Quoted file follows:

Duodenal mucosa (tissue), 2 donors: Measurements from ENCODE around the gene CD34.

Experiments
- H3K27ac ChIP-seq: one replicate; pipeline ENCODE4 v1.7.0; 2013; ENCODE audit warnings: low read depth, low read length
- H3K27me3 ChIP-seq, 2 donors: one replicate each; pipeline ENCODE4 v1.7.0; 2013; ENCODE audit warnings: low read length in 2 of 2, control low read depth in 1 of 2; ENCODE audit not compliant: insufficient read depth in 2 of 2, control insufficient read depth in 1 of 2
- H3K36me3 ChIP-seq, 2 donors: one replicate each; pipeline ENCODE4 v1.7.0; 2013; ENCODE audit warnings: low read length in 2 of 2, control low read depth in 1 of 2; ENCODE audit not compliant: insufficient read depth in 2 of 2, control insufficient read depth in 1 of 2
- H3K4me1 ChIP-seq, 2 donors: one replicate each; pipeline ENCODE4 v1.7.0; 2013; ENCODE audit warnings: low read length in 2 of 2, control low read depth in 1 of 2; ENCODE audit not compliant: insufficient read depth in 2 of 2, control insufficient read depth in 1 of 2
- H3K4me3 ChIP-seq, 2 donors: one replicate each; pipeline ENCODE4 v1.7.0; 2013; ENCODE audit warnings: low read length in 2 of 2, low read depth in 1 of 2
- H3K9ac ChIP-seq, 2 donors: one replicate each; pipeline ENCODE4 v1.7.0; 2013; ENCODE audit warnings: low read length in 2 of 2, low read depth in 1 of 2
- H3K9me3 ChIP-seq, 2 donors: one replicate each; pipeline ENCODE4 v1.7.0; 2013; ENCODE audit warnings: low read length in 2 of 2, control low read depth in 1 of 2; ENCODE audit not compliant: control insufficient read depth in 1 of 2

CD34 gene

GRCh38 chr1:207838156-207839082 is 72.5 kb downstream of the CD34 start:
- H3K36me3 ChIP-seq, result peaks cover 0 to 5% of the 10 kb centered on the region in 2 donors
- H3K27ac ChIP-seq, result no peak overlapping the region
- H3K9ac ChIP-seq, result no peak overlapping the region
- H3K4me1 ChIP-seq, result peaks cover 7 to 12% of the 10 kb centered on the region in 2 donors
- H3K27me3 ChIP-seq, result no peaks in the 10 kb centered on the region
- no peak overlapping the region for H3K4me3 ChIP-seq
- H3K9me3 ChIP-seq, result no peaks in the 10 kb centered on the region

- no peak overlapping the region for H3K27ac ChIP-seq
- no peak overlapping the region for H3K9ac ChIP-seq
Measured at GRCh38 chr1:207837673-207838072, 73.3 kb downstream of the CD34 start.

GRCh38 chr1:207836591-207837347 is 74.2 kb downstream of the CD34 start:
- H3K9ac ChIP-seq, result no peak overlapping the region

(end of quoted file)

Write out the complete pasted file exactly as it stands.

Duodenal mucosa (tissue), 2 donors: Measurements from ENCODE around the gene CD34.

Experiments
- H3K27ac ChIP-seq: one replicate; pipeline ENCODE4 v1.7.0; 2013; ENCODE audit warnings: low read depth, low read length
- H3K27me3 ChIP-seq, 2 donors: one replicate each; pipeline ENCODE4 v1.7.0; 2013; ENCODE audit warnings: low read length in 2 of 2, control low read depth in 1 of 2; ENCODE audit not compliant: insufficient read depth in 2 of 2, control insufficient read depth in 1 of 2
- H3K36me3 ChIP-seq, 2 donors: one replicate each; pipeline ENCODE4 v1.7.0; 2013; ENCODE audit warnings: low read length in 2 of 2, control low read depth in 1 of 2; ENCODE audit not compliant: insufficient read depth in 2 of 2, control insufficient read depth in 1 of 2
- H3K4me1 ChIP-seq, 2 donors: one replicate each; pipeline ENCODE4 v1.7.0; 2013; ENCODE audit warnings: low read length in 2 of 2, control low read depth in 1 of 2; ENCODE audit not compliant: insufficient read depth in 2 of 2, control insufficient read depth in 1 of 2
- H3K4me3 ChIP-seq, 2 donors: one replicate each; pipeline ENCODE4 v1.7.0; 2013; ENCODE audit warnings: low read length in 2 of 2, low read depth in 1 of 2
- H3K9ac ChIP-seq, 2 donors: one replicate each; pipeline ENCODE4 v1.7.0; 2013; ENCODE audit warnings: low read length in 2 of 2, low read depth in 1 of 2
- H3K9me3 ChIP-seq, 2 donors: one replicate each; pipeline ENCODE4 v1.7.0; 2013; ENCODE audit warnings: low read length in 2 of 2, control low read depth in 1 of 2; ENCODE audit not compliant: control insufficient read depth in 1 of 2

CD34 gene

GRCh38 chr1:207838156-207839082 is 72.5 kb downstream of the CD34 start:
- H3K36me3 ChIP-seq, result peaks cover 0 to 5% of the 10 kb centered on the region in 2 donors
- H3K27ac ChIP-seq, result no peak overlapping the region
- H3K9ac ChIP-seq, result no peak overlapping the region
- H3K4me1 ChIP-seq, result peaks cover 7 to 12% of the 10 kb centered on the region in 2 donors
- H3K27me3 ChIP-seq, result no peaks in the 10 kb centered on the region
- no peak overlapping the region for H3K4me3 ChIP-seq
- H3K9me3 ChIP-seq, result no peaks in the 10 kb centered on the region

- no peak overlapping the region for H3K27ac ChIP-seq
- no peak overlapping the region for H3K9ac ChIP-seq
Measured at GRCh38 chr1:207837673-207838072, 73.3 kb downstream of the CD34 start.

GRCh38 chr1:207836591-207837347 is 74.2 kb downstream of the CD34 start:
- H3K9ac ChIP-seq, result no peak overlapping the region